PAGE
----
"True words seem paradoxical."

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Metaphysical Basis:

The Yin, the Yang and the Jung…

The game theory draws from Jungian psychoanalysis, yoga practise and hypnotherapy. The game universe is primarily based on Daoism, integrated with many other spiritual practises as well as (crucially) complemented by atheist, stoic, skeptic and other philosophical traditions.

By freely mixing and improvising different religions, the game creates a new pantheon that is hopefully something that the player will not already be familiar with, and will be stimulating and intriguing.
It also includes atheistic and rationalistic traditions as much of a voice as more spiritual approaches.

While the game never actually references any specific deities, many deities to indirectly inform many of the characters of the game.


The organising structure of the game is based on an interpretation of the Bagua, a Chinese Daoist religious motif incorporating the eight trigrams of the I Ching, arranged octagonally around a symbol denoting the balance of yin and yang:

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As such, it has eight lands of the world occupied with different characters that reflect different key aspects of the human psyche. In exploring these worlds and encountering the characters therein, the player explores themselves.

The ‘Tree of Life’, from the Abrahamic faiths, is a similar cosmological construct expressing how divinity and our world are connected:

Finally, the Norse / Viking mythology was one of many worlds with interrelated corridors, one above the other.


We combined these cosmological constructs, which fit perfectly into the below combination:


Other Spiritual & Philosophical Traditions

Strong influences also come from a wide range of eastern and western religions and philosophies. Some of the main sources are:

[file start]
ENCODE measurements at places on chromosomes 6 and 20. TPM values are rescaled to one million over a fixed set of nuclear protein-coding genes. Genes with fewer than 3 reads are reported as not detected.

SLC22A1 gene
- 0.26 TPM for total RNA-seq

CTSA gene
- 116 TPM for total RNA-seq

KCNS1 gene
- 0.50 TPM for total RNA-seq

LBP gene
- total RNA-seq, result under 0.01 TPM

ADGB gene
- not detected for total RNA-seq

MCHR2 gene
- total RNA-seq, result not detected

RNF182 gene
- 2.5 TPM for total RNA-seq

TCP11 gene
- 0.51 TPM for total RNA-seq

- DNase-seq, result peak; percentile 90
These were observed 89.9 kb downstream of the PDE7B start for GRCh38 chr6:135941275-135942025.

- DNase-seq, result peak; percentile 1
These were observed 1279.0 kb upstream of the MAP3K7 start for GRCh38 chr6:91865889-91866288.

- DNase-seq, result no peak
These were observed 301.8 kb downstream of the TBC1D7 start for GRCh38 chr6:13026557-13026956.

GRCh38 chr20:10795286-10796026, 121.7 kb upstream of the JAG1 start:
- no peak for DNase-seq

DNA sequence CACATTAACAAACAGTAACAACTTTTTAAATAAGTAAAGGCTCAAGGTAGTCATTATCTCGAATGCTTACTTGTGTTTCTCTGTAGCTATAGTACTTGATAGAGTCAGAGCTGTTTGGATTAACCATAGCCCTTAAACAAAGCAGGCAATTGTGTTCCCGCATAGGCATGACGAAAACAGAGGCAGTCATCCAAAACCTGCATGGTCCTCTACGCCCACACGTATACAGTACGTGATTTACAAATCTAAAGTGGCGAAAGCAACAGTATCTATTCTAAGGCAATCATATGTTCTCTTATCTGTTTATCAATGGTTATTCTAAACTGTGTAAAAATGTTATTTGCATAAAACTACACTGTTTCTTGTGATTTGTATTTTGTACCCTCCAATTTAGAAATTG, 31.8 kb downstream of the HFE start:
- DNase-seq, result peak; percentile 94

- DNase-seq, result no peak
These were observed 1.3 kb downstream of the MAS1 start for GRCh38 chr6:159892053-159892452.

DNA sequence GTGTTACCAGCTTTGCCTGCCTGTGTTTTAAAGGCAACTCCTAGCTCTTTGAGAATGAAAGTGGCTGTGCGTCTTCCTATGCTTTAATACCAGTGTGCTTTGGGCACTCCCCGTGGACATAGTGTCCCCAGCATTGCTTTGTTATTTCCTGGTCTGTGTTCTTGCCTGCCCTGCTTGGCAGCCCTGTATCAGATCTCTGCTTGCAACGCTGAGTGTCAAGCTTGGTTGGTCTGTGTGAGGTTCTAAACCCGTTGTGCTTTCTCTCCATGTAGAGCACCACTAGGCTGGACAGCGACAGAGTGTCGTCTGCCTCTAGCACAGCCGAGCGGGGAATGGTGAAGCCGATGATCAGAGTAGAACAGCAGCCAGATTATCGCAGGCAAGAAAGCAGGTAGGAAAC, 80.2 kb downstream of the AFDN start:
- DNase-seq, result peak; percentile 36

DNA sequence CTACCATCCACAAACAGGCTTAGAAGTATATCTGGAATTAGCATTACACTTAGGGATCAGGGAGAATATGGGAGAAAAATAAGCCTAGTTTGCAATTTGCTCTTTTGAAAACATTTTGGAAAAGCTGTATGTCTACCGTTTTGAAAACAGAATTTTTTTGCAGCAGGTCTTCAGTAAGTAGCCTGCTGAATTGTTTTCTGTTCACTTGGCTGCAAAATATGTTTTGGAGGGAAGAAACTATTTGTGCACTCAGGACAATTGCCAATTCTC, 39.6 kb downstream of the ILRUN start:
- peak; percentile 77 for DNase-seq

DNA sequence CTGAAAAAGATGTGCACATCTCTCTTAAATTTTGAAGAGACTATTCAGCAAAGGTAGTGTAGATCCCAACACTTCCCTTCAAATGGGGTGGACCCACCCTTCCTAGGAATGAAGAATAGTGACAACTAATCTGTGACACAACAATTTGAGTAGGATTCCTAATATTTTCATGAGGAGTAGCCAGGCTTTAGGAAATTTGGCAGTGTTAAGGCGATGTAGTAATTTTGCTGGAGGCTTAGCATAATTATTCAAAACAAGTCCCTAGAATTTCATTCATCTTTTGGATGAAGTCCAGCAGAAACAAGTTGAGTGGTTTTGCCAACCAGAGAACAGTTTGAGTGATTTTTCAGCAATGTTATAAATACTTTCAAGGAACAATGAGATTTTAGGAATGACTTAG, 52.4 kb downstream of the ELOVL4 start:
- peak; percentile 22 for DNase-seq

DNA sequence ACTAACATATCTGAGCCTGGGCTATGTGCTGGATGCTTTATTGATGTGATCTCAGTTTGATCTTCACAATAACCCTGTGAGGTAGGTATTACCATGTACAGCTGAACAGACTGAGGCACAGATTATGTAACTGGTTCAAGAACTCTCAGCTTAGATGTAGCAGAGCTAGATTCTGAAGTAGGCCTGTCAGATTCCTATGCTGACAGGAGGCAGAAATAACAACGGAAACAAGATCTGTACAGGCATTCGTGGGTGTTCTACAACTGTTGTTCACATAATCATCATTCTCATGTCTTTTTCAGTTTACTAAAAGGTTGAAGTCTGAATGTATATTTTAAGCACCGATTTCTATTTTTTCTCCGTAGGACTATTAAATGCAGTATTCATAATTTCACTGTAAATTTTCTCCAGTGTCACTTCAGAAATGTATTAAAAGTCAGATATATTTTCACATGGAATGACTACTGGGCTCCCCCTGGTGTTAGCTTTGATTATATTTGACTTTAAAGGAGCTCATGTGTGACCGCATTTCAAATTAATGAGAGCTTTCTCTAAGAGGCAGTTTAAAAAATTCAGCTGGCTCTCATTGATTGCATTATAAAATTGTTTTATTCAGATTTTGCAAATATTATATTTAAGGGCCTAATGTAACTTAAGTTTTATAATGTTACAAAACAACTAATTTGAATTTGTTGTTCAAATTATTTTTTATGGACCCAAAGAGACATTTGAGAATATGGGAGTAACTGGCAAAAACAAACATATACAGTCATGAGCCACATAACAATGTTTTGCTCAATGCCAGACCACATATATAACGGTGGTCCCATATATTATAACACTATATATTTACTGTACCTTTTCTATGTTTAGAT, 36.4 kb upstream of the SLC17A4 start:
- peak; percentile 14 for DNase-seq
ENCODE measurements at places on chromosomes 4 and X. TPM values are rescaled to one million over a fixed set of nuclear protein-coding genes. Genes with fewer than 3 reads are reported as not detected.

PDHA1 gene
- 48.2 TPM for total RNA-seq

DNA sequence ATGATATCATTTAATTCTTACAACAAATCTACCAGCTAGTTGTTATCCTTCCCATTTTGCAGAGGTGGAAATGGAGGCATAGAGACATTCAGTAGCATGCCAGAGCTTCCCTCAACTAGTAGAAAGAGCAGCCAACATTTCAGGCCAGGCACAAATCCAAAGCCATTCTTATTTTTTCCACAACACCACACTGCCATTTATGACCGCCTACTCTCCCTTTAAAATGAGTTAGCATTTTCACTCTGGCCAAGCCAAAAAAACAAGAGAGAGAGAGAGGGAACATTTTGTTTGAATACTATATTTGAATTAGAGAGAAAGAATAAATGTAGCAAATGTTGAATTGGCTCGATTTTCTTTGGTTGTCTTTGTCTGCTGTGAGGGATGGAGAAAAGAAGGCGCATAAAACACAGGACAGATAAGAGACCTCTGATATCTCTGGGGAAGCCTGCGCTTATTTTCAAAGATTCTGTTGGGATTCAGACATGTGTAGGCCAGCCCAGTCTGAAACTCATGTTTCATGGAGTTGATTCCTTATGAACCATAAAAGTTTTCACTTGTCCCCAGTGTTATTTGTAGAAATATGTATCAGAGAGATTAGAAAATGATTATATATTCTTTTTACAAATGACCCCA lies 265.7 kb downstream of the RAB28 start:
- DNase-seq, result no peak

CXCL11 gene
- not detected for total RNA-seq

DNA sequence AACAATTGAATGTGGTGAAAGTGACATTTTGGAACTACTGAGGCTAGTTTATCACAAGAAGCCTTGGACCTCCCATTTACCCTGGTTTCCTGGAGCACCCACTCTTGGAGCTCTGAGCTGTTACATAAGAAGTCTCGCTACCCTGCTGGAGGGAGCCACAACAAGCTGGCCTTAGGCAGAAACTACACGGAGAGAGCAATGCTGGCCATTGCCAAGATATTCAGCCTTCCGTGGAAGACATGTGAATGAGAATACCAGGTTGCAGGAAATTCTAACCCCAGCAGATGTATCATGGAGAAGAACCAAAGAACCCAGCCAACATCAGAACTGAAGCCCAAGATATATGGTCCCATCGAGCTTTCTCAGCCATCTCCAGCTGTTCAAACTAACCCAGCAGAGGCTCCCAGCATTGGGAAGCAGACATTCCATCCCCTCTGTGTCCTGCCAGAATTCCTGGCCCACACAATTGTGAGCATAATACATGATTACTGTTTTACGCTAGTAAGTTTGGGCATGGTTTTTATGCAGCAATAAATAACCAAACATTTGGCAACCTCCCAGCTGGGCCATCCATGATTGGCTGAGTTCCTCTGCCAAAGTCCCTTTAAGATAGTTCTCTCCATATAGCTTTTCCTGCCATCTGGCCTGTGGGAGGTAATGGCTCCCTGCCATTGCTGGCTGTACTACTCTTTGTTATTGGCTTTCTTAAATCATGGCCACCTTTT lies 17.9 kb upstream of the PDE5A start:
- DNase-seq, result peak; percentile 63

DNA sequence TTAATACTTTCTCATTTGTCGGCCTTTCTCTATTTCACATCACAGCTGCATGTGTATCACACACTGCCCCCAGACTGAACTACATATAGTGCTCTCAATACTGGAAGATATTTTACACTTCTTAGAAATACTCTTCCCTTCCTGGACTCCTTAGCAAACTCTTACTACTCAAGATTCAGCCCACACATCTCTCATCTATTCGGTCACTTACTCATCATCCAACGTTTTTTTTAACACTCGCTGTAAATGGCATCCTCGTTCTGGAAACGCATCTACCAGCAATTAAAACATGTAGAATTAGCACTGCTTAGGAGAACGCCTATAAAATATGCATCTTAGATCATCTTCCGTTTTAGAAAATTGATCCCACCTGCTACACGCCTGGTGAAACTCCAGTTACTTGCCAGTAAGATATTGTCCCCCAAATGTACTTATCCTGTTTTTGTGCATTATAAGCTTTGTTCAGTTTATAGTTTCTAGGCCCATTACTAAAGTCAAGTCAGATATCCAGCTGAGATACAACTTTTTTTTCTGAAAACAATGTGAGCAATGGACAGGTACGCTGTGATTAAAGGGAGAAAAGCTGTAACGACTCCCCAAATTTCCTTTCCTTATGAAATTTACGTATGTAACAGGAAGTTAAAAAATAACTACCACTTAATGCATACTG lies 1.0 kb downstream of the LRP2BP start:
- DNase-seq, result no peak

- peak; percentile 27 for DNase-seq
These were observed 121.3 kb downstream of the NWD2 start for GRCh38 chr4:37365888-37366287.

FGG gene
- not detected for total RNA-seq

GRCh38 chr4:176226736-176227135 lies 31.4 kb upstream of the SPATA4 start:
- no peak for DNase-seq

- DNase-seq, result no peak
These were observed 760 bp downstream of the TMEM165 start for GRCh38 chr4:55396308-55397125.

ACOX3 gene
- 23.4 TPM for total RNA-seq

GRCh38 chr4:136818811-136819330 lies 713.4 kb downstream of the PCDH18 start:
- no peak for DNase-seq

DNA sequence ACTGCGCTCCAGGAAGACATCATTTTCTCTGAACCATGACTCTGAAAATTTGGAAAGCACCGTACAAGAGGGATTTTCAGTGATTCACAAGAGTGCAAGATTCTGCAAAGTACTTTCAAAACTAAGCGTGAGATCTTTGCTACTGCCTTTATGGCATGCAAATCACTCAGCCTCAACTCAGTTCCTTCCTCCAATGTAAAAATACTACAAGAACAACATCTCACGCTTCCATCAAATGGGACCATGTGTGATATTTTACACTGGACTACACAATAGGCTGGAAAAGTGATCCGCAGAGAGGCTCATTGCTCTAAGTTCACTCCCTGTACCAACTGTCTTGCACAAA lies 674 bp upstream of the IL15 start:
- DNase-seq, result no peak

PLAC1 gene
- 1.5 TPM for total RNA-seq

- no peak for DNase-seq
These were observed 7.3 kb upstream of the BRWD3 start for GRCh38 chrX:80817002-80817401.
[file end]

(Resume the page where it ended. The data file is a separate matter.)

1. Daoism, whose embracing of contradictory forces and fluid, flexible philosophy is a perfect antidote to the inflexible and dogmatic religious and political ideologies that are causing so much damage today. 
  2. Zen Buddhism, a syncretisation of Daoism and Buddhism also has many important threads to draw upon, informing the yang forces in the game.
  3. Hinduism, with its cosmology, influences the entire world basis of the game, with the ‘kalpas’ (sequences of reality based on the seasons) informing a much more fluid and intuitive game journey and keeps the player feeling like part of a grand journey.
  4. Christianity is the most obvious influence, drawing strongly from ideas of angels and demons, and a great cosmic war between light and darkness – drawing on some of the truly wonderfully creative works of literature, such as ‘Paradise Lost’, which recontextualises familiar Christian narratives.
  5. Kaballah, the more magical and mystical tradition running alongside orthodox Judaism, has been a wonderfully fertile source of inspiration for the game, for example the belief that god is half male and half female, and heaven’s increasing sidelining of the ‘Maggidim’ – the heavenly teachers who embrace and understand the value of the feminine energies of the universe.
  6. Sufism, the phenomenon of mysticism in Islam, which tells us of a variety of mystical paths that are designed to ascertain the nature of humanity to facilitate the experience of the presence of divine love and wisdom in the world.
  7. African Yoruba, with its robust cosmology holds that all human beings possess destiny and are expected to eventually become one in spirit with the divine creator and source of all energy.
  8. Rationalism, Deism and Atheism, as outlooks that embrace more scientific models, partial views and logical thought patterns
  9. Psychoanalysis and analytical psychology, such as Freud, Jung and Nietzsche.


Cosmological Inspirations: